Hipmunk on the Make: The First-Birthday Interview

I first covered Hipmunk on August 18, 2010, the day after the online travel startup debuted its innovative time-based flight search interface. One year later, how’s the Y Combinator-backed company faring? Spectacularly well, actually.

In an announcement marking its first birthday last week, the startup said that users are conducting a million combined flight and hotel searches every month, and that the number of searches is growing at 15 percent per month. About 30 percent of flight searches now happen on Hipmunk’s iPhone, iPad, and iPod touch apps, which it introduced in February.

The company now has 10 employees and a groovy office in the old Hamm’s Brewery in San Francisco’s Mission District, and has rounded up $4.2 million in venture funding from Seattle’s Ignition Partners and a long list of other investors, including SV Angel, Real Networks’ Rob Glaser, former Expedia CEO Rich Barton, Gmail inventor Paul Buchheit, WordPress creator Matt Mullenweg, and actor Ashton Kutcher.

Hipmunk’s growth has “wildly exceeded our expectations,” says CEO Adam Goldstein, 23, who co-founded the startup with Reddit founder Steve Huffman. One key to that growth was the addition of a hotel search capability this spring, again drawing on clever visualization techniques to show hotel choices in the context of other important data, such as location.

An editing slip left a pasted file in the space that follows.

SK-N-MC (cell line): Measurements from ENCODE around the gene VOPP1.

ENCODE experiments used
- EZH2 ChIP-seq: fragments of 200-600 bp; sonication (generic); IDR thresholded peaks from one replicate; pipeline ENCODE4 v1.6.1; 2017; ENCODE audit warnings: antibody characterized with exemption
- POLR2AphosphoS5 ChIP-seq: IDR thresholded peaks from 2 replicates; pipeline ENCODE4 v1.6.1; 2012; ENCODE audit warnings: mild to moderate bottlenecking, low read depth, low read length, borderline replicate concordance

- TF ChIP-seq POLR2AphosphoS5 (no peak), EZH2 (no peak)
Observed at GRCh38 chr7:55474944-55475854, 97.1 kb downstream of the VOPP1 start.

The actual data and prices Hipmunk displays are pretty much the same as those you’ll find at any other travel search site; the startup’s main pitch is that it can simplify the trip planning process by sorting the results using intuitive measures such as “agony” in the case of flights (the length of the flight, the number of connections, etc.) and “ecstasy” in the case of hotels (proximity to good food, nightlife, convention centers, and other attractions) and providing easy search customization options.

I caught up with Goldstein last week; an edited summary of our conversation follows. Three especially interesting themes: the difficulty of building a business around flight search alone; the growing importance of Hipmunk’s mobile apps; and how the startup is acquiring users without spending a lot of money to do so.

Xconomy: What are you most excited about right now?

Adam Goldstein: Hotels are really big for us. They are interesting for a bunch of reasons. The fact that we didn’t have hotels before meant that we were sending customers to other services not just for hotels but for flights, because people like to shop for both at the same time. The other side of it is that hotels are just a wildly lucrative business. There is a big multiple [in the commission] per hotel book versus flight booking.

X: Why is that?

AG: There are a bunch of reasons you can point to, but they’re all theories. Only a few airlines control most of the market in the U.S., so the airlines have a fair bit of negotiating power by virtue of scale. Whereas if you are searching a website for a hotel and a particular chain is missing, you might not even notice. The big guys know they are going to be losing tons of money if they aren’t showing up in the search results. They’re willing to pay a whole order of magnitude more, as a percentage of the booking price. So the name of the game in online travel, for better or worse, is … Next Page »

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Wade Roush is a freelance science and technology journalist and the producer and host of the podcast Soonish. Follow @soonishpodcast

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